Thermomix versus Vitamix - a personal opinion (only).
By Amy Crawford
Original post edited April 2016
This post needs a disclaimer because the kitchen appliance space can be a hot and emotional topic.
I own a Thermomix that I use on an almost daily basis. Whilst interstate I used a Vitamix heavily for a ten day period. I do not profess to be an expert on either machine and I welcome feedback on this post - if you've information to share that will add value for other readers please do leave a comment below. It's also worth mentioning that I am by no means associated with Thermomix or Vitamix.
For those of you who don't have time to read the full post or seek a personal opinion without the facts, I am going to cut to the chase and say this:
I believe the Thermomix is a superior machine to the Vitamix due to its greater capability.
The Thermomix is considerably more expensive which in turn justifies it's capability. I paid just short of $2,000 for mine, a more recent search tells me purchasing a Thermomix at full price will cost you $2,089. There are some great payment plans for the Thermomix in Australia which make it a lot more affordable over the long term for many.
A quick search tells me the Vitamix will cost anywhere from $800 to (top end) $1,500. You'll also find Vitamix payment plans available in Australia too.
Thermomix – pros.
- It supports my whole foods diet. I rarely buy anything in a packet because my Thermomix pretty much does it all for me.
I can: grind grains to flour; mill coffee and spices; make nut milks & nut butters, protein balls, smoothies, butter, cheese; steam my veggies whilst I cook my quinoa and poach my chicken. The Vitamix does the grinding, milling and blending too but the difference here is in the sheer speed it takes to do these things. The Thermomix simply has far greater power.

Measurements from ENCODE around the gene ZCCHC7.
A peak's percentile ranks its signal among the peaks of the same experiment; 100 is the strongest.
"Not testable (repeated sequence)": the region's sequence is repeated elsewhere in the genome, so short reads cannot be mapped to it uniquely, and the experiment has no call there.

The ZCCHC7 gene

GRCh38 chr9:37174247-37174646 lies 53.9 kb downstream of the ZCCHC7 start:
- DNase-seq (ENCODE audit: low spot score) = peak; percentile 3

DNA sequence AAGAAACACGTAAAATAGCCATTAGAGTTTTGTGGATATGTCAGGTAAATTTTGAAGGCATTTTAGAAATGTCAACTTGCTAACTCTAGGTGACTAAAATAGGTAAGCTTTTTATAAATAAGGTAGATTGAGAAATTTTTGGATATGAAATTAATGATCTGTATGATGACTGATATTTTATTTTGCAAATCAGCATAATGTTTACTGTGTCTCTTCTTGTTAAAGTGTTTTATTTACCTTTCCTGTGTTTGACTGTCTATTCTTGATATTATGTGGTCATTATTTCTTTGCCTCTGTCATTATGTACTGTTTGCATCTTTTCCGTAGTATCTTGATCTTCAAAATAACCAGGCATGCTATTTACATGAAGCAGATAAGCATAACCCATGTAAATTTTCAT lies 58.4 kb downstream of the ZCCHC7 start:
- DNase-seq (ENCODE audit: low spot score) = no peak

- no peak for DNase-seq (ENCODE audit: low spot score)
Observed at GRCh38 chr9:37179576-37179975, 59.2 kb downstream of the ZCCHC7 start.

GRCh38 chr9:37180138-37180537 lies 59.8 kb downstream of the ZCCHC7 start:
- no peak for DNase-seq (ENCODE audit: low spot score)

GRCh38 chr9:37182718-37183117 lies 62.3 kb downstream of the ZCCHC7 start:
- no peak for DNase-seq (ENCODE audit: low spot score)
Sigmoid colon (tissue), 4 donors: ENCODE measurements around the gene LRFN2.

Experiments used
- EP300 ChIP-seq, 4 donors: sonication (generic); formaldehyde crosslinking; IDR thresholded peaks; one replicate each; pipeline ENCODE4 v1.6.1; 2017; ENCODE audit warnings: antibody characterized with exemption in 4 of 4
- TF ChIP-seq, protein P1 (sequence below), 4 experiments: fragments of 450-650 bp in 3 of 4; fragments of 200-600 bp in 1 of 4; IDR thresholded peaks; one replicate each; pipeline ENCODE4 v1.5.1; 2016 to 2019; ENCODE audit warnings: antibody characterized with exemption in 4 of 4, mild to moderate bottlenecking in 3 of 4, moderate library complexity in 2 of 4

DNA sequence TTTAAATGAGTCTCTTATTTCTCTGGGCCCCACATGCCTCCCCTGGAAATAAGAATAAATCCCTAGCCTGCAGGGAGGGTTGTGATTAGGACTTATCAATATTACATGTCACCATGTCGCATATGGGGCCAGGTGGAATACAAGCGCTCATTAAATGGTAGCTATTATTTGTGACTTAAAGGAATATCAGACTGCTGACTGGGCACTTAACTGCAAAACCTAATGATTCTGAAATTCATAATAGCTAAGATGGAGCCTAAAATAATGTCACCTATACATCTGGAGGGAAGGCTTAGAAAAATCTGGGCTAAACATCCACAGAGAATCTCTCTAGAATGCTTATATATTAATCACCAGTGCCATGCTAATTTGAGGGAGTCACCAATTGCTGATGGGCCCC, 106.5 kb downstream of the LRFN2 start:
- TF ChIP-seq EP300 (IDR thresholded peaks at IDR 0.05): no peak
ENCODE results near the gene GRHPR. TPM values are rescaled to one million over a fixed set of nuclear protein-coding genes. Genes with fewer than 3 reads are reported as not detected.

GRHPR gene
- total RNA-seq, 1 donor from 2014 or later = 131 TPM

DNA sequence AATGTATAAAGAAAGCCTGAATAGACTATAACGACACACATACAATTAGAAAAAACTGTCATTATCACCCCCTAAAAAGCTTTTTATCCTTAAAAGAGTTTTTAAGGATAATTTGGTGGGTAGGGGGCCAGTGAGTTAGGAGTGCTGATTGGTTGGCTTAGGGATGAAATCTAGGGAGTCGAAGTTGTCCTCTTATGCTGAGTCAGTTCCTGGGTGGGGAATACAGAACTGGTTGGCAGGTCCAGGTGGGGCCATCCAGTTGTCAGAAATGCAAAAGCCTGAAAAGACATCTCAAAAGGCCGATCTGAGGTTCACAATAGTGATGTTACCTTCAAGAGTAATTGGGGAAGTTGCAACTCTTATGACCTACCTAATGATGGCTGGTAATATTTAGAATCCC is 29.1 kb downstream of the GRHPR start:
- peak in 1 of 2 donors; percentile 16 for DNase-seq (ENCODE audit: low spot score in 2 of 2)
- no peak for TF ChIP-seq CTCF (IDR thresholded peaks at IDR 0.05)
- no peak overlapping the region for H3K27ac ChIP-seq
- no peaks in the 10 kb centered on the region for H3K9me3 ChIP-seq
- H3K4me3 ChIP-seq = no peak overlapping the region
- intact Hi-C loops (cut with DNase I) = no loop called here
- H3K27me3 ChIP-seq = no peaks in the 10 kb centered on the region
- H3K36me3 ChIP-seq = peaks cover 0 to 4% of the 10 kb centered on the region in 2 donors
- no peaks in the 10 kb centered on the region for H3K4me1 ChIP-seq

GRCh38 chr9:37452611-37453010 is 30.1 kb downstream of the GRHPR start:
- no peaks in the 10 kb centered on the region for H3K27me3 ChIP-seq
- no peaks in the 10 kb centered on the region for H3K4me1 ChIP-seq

- It has a reverse speed which stirs or blends with the dull side of the blades so as not to continue chopping or grinding your ingredients.
- It allows you to prepare a whole dish at the same time. Steam your rice in the bottom whilst you steam your chicken on top.. and your veg on top of that.
- It allows for very slow or very fast blending. If you are looking to make a salad for example, you would not do what I (initially) did and throw everything in and blend on speed 9 for 5 seconds...your salad becomes a raw risotto (which was actually a damn tasty result). What you can do is throw your salady 'chunks' in and chop on a low speed to obtain the salad consistency you are after.
The cooking feature is the BEES KNEES! Plus, you don't have to stir! Throw your onion and garlic in, chop it in 2 or 3 secs, add your oil and let it saute to it's heart's content. You might then throw in vegetables and stock and make a soup - all in the one machine. It'll cook, then blend. Say goodbye to piles of dishes! The Thermomix heats foods from 37-100 degrees.
It has a timer and how I love that. To steam my veg I pop them in the steamer and set it to about 14-18 minutes and leave the kitchen. No more checking my steamer - I know how I like my veg and so now does my Thermomix. This frees you up to do many things at once..fantastic for the busy multi-tasker!
- It has a built in scale which is sensational. You whack it on zero, pour your ingredient in, pop it back onto zero, pop the next ingredient in. SO easy.
The size of the jug. It's quite short and broad at the base making it easy to get at the mixture at the bottom.
- Thermomix provide a good after-sale service.